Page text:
800-430-1407 Who Answers?
Call 800-430-1407 to speak with a drug abuse counselor.
Who Answers?

Can Inpatient Drug Rehab Treatment Help My Spouse Overcome Opiate Addiction?

When a loved one falls prey to the lure of drug abuse and addiction, it can be difficult to stand by while feeling helpless to do anything about it. Once your spouse finally agrees to get help, ensuring he or she gets the type of care most needed can mean the difference between a drug-free existence and an eventual return to old drug-using practices.

Inpatient rehab programs specialize in treating the most severe forms of addiction. Whether your spouse can benefit from inpatient drug rehab depends on a range of factors, including:

  • Addiction severity
  • Physical health
  • Mental health

Addiction Severity

Inpatient Drug Rehab

Call our helpline to get your spouse into inpatient treatment today!

Opiates work well as pain relief treatments when taken as prescribed; however, excess use places a person at considerable risk of addiction. In effect, the longer a person abuses opiates the more severe the addiction becomes.

Over time, opiate effects diminish the brain’s functional capacity and in the process turns the brain into an opiate dependent environment, according to the Journal of Addiction Science & Clinical Practice. At the outset, physical dependency and withdrawal effects drive drug-using behavior. Later on, a person comes to rely on opiates to cope with daily life pressures.

The more severe the addiction, the greater the need for inpatient drug rehab.

Not sure if your insurance will help cover your treatment costs? Call our helpline at 800-430-1407Who Answers? for more information.

Physical Health Factors

With long-term, compulsive opiate abuse, the drug’s effects take a toll on the brain’s regulatory functions. Before long, serious health problems start to develop as the body’s systems break down in response to the brain’s weakened capacity.

When conditions, such as high blood pressure, heart disease or diabetes develop as a result of ongoing drug abuse, they must be treated early on in order to give your spouse a fighting chance at overcoming an opiate addiction. For these reasons, inpatient drug rehab programs include medical care as part of their overall treatment approach.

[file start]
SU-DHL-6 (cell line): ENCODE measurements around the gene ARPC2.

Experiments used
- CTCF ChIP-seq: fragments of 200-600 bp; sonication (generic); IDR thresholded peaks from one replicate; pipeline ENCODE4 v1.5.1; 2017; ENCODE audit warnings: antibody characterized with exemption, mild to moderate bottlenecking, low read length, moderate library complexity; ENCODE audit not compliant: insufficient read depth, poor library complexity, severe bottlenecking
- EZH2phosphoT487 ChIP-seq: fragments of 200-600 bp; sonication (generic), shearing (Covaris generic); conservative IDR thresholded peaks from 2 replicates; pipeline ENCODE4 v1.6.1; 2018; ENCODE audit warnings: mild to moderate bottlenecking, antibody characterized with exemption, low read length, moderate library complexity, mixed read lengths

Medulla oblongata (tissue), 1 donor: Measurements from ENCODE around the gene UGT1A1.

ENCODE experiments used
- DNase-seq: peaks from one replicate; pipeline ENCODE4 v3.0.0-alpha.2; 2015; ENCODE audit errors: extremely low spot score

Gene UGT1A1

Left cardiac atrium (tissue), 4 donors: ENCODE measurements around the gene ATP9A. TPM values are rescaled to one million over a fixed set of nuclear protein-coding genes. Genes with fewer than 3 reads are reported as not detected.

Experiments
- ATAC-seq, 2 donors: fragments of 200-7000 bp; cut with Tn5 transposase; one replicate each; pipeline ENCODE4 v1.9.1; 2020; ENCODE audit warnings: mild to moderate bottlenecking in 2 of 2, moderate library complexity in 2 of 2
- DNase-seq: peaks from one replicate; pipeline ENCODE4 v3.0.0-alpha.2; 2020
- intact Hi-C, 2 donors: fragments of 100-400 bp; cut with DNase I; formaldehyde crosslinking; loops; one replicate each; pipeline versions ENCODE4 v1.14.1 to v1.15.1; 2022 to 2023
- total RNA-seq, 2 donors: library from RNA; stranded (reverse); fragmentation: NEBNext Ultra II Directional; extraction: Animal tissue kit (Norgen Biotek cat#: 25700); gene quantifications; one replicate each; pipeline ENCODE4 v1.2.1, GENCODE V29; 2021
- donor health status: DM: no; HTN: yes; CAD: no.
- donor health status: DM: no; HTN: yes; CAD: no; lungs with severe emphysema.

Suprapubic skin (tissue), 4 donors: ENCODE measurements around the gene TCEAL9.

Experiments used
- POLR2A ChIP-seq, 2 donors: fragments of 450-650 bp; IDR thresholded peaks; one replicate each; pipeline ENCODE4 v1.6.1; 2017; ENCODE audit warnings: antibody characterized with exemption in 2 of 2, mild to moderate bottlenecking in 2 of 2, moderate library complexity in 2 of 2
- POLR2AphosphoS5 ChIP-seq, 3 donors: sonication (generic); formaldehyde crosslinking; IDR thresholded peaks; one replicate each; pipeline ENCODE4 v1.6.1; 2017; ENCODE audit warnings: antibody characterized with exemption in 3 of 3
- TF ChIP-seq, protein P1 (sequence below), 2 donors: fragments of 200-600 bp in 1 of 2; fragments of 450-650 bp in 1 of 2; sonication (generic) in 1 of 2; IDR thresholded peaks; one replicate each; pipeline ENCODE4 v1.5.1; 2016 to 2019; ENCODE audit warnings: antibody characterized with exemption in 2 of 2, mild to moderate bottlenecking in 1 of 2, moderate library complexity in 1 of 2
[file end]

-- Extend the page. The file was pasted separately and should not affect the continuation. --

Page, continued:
Can Inpatient Drug Rehabilitation Help My Spouse?

Mental Health Status

Much like opiate effects take a toll on the body’s overall health, the same applies for a person’s psychological well-being. As opiates directly interact with the brain’s chemical system, it doesn’t take long before mental health problems, such as anxiety- and depression-based disorders start to develop, according to the University of Utah.

Inpatient drug rehab programs are well experienced at treating mental health disorders and incorporate this line of treatment within their addiction treatment protocols. Ultimately, if your spouse’s drug use has reached the point where he or she can no longer manage the affairs of daily living, it may be time to consider inpatient drug rehab.


As the most intensive form of drug treatment, inpatient drug rehab specializes in treating opiate addiction at its worse. If your spouse has tried other forms of drug treatment in the past and still struggles with opiate abuse, inpatient drug treatment may well be what’s needed to help him or her overcome addiction once and for all.

If you or someone you know are considering inpatient drug rehab and need help finding a program that meets your needs, please don’t hesitate to call our toll-free helpline at 800-430-1407Who Answers? to speak with one of our addiction specialists.

Where do calls go?

Calls to numbers on a specific treatment center listing will be routed to that treatment center. Calls to any general helpline will be answered or returned by one of the treatment providers listed, each of which is a paid advertiser.

By calling the helpline you agree to the terms of use. We do not receive any commission or fee that is dependent upon which treatment provider a caller chooses. There is no obligation to enter treatment.

I NEED TO TALK TO SOMEONE NOWFree and Confidential. Call800-430-1407Response time about 1 min | Response rate 100%
Who Answers?